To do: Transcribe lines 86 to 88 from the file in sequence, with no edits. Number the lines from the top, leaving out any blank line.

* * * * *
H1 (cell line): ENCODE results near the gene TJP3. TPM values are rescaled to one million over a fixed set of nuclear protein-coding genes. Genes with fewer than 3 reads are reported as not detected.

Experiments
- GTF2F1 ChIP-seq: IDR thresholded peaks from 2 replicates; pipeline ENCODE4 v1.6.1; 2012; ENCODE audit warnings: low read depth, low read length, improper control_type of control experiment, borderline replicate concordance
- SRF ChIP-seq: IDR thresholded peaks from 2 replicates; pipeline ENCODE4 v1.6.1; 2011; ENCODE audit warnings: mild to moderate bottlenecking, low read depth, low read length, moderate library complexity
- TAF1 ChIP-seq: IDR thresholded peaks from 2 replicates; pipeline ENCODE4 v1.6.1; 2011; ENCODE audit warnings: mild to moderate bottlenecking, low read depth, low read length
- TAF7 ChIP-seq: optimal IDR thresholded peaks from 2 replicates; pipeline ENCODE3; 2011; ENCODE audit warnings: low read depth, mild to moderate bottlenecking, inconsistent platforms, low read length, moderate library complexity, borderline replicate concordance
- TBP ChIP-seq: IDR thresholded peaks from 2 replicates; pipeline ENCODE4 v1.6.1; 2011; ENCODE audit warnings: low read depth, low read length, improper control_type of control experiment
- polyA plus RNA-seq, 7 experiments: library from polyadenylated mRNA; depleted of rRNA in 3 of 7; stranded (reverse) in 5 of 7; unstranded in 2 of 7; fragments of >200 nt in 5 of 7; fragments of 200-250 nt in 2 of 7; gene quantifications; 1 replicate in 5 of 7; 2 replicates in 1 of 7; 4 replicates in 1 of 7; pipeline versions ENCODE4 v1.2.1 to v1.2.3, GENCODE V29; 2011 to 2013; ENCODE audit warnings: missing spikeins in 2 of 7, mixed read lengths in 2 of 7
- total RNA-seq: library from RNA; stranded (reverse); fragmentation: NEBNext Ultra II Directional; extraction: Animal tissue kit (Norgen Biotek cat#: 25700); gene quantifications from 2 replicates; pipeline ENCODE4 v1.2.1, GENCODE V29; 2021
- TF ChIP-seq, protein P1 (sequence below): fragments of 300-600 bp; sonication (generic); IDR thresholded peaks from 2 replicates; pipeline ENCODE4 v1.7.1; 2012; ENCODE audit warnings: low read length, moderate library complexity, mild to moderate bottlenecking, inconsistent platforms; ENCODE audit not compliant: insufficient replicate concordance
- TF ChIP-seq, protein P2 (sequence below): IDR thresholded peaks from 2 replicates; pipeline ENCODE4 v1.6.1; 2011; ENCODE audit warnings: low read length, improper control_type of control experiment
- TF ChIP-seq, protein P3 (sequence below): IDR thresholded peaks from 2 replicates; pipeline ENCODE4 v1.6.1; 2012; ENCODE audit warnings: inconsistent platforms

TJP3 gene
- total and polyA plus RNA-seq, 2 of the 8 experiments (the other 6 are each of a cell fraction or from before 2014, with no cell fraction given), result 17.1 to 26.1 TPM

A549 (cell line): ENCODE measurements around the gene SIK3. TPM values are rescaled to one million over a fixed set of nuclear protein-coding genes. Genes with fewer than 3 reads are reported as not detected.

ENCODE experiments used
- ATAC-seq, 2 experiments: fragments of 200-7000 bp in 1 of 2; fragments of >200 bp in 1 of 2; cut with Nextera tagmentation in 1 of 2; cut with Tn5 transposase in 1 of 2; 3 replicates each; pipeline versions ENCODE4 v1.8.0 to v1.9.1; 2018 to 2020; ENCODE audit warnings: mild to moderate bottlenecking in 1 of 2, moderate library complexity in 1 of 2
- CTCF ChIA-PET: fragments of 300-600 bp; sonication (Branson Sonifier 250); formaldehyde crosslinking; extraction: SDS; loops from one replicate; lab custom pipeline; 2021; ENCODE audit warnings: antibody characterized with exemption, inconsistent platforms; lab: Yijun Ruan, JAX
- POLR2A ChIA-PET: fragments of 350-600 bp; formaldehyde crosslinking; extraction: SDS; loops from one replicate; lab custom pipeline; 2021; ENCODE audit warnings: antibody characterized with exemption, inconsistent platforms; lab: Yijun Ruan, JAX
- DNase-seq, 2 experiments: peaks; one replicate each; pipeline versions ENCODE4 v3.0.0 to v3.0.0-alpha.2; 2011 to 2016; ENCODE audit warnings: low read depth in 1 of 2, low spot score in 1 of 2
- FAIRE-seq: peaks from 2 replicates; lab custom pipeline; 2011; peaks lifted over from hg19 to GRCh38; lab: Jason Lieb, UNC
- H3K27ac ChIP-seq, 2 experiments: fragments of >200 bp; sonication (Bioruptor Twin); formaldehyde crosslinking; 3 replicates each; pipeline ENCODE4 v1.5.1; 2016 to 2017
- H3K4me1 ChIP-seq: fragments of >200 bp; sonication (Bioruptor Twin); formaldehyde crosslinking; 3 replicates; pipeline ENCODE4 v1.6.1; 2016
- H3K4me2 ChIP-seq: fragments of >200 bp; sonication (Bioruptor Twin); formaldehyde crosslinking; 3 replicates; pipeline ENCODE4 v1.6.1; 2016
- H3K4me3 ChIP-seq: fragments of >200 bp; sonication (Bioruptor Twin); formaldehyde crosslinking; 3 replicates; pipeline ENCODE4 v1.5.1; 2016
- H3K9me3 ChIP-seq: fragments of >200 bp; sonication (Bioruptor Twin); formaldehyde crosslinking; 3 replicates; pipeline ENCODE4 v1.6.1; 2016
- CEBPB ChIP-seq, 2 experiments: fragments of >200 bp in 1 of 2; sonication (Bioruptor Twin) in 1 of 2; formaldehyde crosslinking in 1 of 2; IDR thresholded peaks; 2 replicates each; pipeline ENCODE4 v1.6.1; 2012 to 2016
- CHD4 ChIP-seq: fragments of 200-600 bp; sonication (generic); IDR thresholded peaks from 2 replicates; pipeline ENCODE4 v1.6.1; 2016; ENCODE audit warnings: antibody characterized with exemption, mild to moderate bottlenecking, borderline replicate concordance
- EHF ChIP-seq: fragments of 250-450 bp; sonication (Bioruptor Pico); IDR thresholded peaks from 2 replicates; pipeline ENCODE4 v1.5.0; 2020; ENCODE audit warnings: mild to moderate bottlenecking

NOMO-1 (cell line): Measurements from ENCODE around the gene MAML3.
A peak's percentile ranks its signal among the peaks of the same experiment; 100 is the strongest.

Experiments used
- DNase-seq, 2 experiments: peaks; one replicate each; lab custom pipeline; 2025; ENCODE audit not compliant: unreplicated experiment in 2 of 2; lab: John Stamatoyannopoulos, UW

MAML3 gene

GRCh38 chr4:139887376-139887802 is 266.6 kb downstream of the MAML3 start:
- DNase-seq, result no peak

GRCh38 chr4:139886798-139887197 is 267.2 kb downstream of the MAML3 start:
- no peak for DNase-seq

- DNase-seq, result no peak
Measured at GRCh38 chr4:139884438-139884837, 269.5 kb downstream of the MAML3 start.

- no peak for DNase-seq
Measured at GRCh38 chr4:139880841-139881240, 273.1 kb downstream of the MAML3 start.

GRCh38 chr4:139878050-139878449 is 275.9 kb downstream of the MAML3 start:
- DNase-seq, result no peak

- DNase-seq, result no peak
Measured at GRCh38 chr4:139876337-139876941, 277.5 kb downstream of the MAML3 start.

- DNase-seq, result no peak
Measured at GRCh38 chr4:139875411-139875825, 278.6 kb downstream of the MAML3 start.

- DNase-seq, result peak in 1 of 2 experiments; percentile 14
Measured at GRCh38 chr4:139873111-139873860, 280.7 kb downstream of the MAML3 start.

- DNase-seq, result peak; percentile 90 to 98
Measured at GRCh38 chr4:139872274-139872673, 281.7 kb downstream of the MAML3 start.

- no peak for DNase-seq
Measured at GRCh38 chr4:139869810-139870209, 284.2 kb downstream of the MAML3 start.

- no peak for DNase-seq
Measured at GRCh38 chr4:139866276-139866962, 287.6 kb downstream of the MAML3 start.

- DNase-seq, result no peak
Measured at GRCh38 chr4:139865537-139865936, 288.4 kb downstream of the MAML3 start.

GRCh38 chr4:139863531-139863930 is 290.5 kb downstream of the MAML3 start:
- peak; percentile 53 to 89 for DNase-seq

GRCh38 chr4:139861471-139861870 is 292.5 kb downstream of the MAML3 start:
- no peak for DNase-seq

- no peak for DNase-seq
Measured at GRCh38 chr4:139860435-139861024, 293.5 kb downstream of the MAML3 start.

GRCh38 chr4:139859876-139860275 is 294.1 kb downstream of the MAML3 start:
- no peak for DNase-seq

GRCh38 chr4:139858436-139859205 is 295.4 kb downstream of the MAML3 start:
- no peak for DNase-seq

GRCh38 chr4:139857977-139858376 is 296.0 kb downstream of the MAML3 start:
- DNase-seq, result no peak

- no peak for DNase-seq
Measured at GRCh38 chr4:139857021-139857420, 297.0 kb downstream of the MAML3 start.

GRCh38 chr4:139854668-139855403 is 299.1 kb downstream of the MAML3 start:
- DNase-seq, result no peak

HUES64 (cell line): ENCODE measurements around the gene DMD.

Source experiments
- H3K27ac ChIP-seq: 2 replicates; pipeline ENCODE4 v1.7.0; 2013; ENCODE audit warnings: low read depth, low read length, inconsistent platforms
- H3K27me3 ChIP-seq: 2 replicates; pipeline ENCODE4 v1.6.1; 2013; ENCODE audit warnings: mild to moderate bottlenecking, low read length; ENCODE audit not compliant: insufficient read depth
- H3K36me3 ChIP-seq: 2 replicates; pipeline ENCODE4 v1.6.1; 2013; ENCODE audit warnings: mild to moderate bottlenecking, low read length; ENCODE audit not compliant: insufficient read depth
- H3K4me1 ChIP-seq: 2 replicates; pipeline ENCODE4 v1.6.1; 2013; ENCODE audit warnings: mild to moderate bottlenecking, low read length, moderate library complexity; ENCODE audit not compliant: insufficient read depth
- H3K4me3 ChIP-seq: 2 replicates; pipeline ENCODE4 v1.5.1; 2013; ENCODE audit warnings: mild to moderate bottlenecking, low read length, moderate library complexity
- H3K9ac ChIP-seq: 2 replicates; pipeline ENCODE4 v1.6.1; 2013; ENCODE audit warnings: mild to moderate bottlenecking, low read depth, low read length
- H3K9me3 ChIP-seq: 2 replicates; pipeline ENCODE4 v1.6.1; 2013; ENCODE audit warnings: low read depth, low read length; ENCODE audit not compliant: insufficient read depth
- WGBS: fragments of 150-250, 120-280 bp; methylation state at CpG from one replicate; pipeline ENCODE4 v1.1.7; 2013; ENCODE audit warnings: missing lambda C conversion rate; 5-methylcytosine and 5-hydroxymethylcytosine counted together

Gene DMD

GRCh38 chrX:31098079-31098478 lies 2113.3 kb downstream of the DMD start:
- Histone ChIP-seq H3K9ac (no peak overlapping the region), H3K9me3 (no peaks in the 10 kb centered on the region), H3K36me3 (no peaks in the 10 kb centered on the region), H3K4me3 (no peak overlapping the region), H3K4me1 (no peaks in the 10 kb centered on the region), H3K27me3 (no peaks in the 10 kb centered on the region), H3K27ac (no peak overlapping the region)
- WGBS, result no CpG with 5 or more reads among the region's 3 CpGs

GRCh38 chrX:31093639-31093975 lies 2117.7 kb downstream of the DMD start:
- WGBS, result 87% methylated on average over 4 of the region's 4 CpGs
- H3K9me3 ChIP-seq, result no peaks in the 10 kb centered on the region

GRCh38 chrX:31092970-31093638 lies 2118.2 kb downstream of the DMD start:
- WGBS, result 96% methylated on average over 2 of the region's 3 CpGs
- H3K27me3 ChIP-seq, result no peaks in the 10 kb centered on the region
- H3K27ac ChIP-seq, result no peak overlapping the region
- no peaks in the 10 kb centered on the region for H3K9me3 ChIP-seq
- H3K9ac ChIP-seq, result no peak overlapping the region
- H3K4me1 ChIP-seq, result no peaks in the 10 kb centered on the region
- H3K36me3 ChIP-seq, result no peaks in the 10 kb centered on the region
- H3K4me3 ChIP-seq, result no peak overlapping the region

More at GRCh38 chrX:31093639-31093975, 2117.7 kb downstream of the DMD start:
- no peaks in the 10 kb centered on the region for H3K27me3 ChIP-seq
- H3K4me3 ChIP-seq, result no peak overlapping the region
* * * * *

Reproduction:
GRCh38 chrX:31098079-31098478 lies 2113.3 kb downstream of the DMD start:
- Histone ChIP-seq H3K9ac (no peak overlapping the region), H3K9me3 (no peaks in the 10 kb centered on the region), H3K36me3 (no peaks in the 10 kb centered on the region), H3K4me3 (no peak overlapping the region), H3K4me1 (no peaks in the 10 kb centered on the region), H3K27me3 (no peaks in the 10 kb centered on the region), H3K27ac (no peak overlapping the region)
- WGBS, result no CpG with 5 or more reads among the region's 3 CpGs